This Christmas, handmade gifts are in

Published 6:29 pm Wednesday, November 21, 2012

Kathryn Wetherington (left) shows one of her handcrafted holiday wreaths to shopper Von Mitchell during the recent Christmas Expo hosted by the Chocowinity Fire Department Auxiliary. Handmade items top shopping lists this Christmas season. (WDN Photo/Kevin Scott Cutler)

Generations ago, homemade holiday gifts were the norm. Most folks did not have the means nor the inclination to give their loved ones a store-bought present.
Then came mass produced items that made gift shopping easier, if less imaginative. Yet, somehow Christmastime lost a bit of its magic.
Today, the pendulum is swinging back in the other direction, with homemade gifts now a sort of status symbol. And one doesn’t have to be especially creative or “crafty” to give a gift that isn’t plastered with “Made in China” labels.
Instead, shoppers are making their way to holiday craft shows, art galleries and artisans studios in search of that perfect, one-of-a-kind gift. Case in point: the recent Christmas Expo hosted by the Chocowinity Fire Department Auxiliary.
There, Kathryn Wetherington manned a booth overflowing with handcrafted wreaths in every color combination imaginable, from the reds and greens of Christmas to the purple and gold of East Carolina University.
“It’s coming from this country versus having it being imported from other countries,” Wetherington said of made in the USA handcrafts. “To me, that means a whole lot. When you buy something that is made locally, the community is giving back to the community.”
A retired Chocowinity school teacher, Wetherington began exploring her creative side and selling crafts a year ago. In addition to her wreaths, she’s become known for her unusual diaper cakes, painted bird houses and silk floral arrangements.
Even local teenagers are getting in on the act. While the Chocowinity Middle School cheerleaders greeted supporters from atop a fire truck in the town’s Christmas parade, Connie Respess was selling hair bows handmade by the cheerleaders themselves. Her daughters, Hannah and Courtney, are both cheerleaders, one at CMS and the other at Southside High School. Money raised from selling the bows will help finance the team’s upcoming trip to Hawaii, where they will compete in the Pro Bowl under the guidance of coach Jan Hill.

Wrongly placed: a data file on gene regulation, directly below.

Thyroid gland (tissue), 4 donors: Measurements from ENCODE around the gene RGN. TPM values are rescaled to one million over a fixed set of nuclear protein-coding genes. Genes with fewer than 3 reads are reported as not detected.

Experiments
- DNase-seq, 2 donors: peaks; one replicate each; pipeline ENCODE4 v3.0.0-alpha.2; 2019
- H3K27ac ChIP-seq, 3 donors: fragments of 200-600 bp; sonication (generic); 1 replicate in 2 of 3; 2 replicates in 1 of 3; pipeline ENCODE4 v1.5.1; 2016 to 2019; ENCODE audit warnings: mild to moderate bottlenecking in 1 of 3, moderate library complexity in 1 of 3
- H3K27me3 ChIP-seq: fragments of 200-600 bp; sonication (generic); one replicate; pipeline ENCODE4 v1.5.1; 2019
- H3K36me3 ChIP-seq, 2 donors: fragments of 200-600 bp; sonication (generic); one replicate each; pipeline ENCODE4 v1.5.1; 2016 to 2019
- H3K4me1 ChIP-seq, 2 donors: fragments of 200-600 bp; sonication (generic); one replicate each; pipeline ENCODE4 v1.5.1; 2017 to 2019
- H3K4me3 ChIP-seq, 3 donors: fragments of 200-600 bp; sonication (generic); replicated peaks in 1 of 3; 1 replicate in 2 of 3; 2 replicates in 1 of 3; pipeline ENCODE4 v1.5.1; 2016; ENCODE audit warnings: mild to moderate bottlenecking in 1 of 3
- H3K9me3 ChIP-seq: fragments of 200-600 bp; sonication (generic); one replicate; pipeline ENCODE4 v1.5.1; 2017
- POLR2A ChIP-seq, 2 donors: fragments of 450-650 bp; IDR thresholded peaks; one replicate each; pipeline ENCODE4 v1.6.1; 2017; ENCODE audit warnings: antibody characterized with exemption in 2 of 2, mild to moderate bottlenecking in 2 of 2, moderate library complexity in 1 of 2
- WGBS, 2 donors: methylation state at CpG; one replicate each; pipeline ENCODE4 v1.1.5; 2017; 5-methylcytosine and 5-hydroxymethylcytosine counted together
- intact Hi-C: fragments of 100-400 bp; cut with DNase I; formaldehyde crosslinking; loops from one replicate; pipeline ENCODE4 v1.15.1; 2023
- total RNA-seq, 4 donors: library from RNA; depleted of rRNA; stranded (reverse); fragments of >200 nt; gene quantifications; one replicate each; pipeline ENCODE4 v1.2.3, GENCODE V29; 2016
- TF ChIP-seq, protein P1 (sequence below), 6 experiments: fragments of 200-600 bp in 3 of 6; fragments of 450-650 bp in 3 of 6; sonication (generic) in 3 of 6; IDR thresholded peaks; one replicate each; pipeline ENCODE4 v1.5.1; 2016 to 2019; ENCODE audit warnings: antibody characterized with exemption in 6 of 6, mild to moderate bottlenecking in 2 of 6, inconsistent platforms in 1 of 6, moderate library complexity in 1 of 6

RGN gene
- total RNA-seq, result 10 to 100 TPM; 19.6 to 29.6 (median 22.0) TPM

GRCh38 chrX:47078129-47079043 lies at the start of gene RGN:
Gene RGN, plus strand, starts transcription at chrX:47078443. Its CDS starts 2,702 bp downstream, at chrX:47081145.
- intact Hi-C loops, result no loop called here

In a nearby booth, Brandi Cordon was trying her luck during the expo, as well. Her merchandise included wall plaques, hair accessories and holiday ornaments.
“I’ve been crafting for family and friends for years,” Cordon said. “I enjoyed it, it was a hobby, and then I decided to branch out. Once I figured out I could sell my crafts, I sold some to friends and online. This is my first show, though.”
Like Wetherington, Cordon is an advocate for shopping locally and for buying items that are handcrafted.
“I think we should buy from our neighbors, from people who are trying to make enough extra money to make ends meet,” she said.
Carolyn Sleeper, a “clay artist” from Washington, also believes in supporting creative people who are honing their skills.
“People should understand that as a crafts person we are doing our best to make a living,” she said. “It sure is not easy!”
Sleeper’s pottery reflects her love of nature and of whimsy. Her work is available at galleries and shops in Washington, New Bern, Wilson and Elizabeth City.
“I like to put my own spin on what a critter looks like,” Sleeper noted. “If it makes me laugh, I think I’ve accomplished what I wanted.”
Fellow Beaufort County artist Valda Belyeu joins Sleeper in encouraging area craftspeople.
“I support shopping locally as much as I can. As an artist who sets up at craft and art shows, I really appreciate all the people who come out and look for unique items,” Belyeu said. “I like to shop at the shows, too, because that is where all the good stuff is.”
Belyeu began designing her own line of handmade jewelry in 2005. Two years later, she started teaching classes, thereby sharing her love of the arts with others.
“When people shop locally, they are supporting their neighbors, who in turn take that money and spend it back in the community,” Belyeu pointed out.